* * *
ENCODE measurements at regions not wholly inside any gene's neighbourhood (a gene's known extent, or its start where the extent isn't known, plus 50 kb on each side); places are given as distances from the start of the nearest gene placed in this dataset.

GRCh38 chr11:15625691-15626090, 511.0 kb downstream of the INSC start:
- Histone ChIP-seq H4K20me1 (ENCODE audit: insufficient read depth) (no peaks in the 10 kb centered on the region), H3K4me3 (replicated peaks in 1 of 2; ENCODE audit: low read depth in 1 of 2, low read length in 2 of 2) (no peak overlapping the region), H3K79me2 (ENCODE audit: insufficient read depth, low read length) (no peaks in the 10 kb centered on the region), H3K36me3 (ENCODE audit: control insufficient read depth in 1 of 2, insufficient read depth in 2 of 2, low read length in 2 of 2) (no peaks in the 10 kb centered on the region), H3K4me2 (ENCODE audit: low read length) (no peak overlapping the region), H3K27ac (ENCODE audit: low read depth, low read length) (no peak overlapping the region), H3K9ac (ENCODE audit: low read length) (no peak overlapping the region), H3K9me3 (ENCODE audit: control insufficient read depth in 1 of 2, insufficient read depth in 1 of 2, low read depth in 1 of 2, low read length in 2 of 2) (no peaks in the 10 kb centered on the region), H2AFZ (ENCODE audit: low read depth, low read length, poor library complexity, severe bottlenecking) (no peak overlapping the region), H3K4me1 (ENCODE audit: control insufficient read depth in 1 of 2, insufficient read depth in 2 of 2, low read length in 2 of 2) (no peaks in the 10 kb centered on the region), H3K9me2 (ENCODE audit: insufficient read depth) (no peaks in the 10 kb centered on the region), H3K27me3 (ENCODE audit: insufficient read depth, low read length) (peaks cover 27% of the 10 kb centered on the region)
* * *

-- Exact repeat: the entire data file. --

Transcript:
ENCODE measurements at regions not wholly inside any gene's neighbourhood (a gene's known extent, or its start where the extent isn't known, plus 50 kb on each side); places are given as distances from the start of the nearest gene placed in this dataset.

GRCh38 chr11:15625691-15626090, 511.0 kb downstream of the INSC start:
- Histone ChIP-seq H4K20me1 (ENCODE audit: insufficient read depth) (no peaks in the 10 kb centered on the region), H3K4me3 (replicated peaks in 1 of 2; ENCODE audit: low read depth in 1 of 2, low read length in 2 of 2) (no peak overlapping the region), H3K79me2 (ENCODE audit: insufficient read depth, low read length) (no peaks in the 10 kb centered on the region), H3K36me3 (ENCODE audit: control insufficient read depth in 1 of 2, insufficient read depth in 2 of 2, low read length in 2 of 2) (no peaks in the 10 kb centered on the region), H3K4me2 (ENCODE audit: low read length) (no peak overlapping the region), H3K27ac (ENCODE audit: low read depth, low read length) (no peak overlapping the region), H3K9ac (ENCODE audit: low read length) (no peak overlapping the region), H3K9me3 (ENCODE audit: control insufficient read depth in 1 of 2, insufficient read depth in 1 of 2, low read depth in 1 of 2, low read length in 2 of 2) (no peaks in the 10 kb centered on the region), H2AFZ (ENCODE audit: low read depth, low read length, poor library complexity, severe bottlenecking) (no peak overlapping the region), H3K4me1 (ENCODE audit: control insufficient read depth in 1 of 2, insufficient read depth in 2 of 2, low read length in 2 of 2) (no peaks in the 10 kb centered on the region), H3K9me2 (ENCODE audit: insufficient read depth) (no peaks in the 10 kb centered on the region), H3K27me3 (ENCODE audit: insufficient read depth, low read length) (peaks cover 27% of the 10 kb centered on the region)